The results of these barriers are poorer outcomes for this population, including worse health, lower educational achievements, reduced economic achievement and increased poverty.(39) More still needs to be done to carry out these promises and remove barriers to access. Fortunately there are ways to overcome such barriers. In line with the social model of disability, the WHO report notes that recognising and addressing barriers to healthcare, rehabilitation, services, education and creating enabling environments are the best ways to improve outcomes for people living with disabilities.(40) Recent efforts in this direction are evident in South Africa in, for example, the North West province Provincial Legislature’s creation of an opportunity for representatives from the disability community to raise, with suitable portfolio committees, issues and barriers they are facing,(41) rather than them being told what issues and barriers all people with similar disabilities face. Additionally, the Sheltered Employment Factories arm of the Department of Labour is working to change its company culture and open new factories especially designed to encourage people with disabilities to seek employment with them.(42)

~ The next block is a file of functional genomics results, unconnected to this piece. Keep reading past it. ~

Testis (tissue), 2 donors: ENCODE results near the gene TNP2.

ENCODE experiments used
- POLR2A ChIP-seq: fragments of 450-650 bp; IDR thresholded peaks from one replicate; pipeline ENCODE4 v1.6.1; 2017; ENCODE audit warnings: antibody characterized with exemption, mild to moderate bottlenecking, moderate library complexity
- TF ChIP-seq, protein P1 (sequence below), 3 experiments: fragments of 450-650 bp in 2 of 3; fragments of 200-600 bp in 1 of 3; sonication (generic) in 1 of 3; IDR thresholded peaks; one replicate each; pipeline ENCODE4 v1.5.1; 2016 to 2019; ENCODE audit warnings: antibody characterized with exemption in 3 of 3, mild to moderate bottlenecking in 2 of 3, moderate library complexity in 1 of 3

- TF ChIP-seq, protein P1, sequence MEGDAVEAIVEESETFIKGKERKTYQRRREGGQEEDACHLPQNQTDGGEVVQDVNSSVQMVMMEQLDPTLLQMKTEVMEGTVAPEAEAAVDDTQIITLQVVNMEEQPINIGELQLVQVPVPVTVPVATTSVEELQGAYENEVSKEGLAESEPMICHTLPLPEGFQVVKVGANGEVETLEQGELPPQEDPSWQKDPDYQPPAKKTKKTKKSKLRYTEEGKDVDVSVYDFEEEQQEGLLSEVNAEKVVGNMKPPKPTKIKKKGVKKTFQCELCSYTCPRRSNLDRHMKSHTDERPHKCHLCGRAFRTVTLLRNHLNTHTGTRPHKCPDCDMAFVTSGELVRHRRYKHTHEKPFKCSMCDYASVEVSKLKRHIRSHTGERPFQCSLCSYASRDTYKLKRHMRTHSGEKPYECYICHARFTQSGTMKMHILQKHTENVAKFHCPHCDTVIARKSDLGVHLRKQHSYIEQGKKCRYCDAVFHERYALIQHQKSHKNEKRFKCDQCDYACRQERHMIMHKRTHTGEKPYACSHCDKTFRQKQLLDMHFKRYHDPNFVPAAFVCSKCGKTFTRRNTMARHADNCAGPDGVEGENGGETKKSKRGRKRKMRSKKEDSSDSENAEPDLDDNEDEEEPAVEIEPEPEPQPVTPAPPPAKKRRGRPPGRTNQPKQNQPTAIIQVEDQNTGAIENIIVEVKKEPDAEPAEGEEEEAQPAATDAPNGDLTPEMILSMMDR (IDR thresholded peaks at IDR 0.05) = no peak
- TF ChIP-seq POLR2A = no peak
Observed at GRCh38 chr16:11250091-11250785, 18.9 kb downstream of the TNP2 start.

Concluding remarks

More stories like those mentioned above about the continued and rising inclusion and involvement of people with disabilities, in both political and economic life, are encouraging to the movement towards better implementation of equal rights. Discussions about disability and equality continue to be on the rise around the world. However, it is clear that much more needs to be done to make public services and activities accessible if, for example, all disabled children are going to be able to go to school, and those using assistive devices like wheelchairs will be able to board public transport and go to work.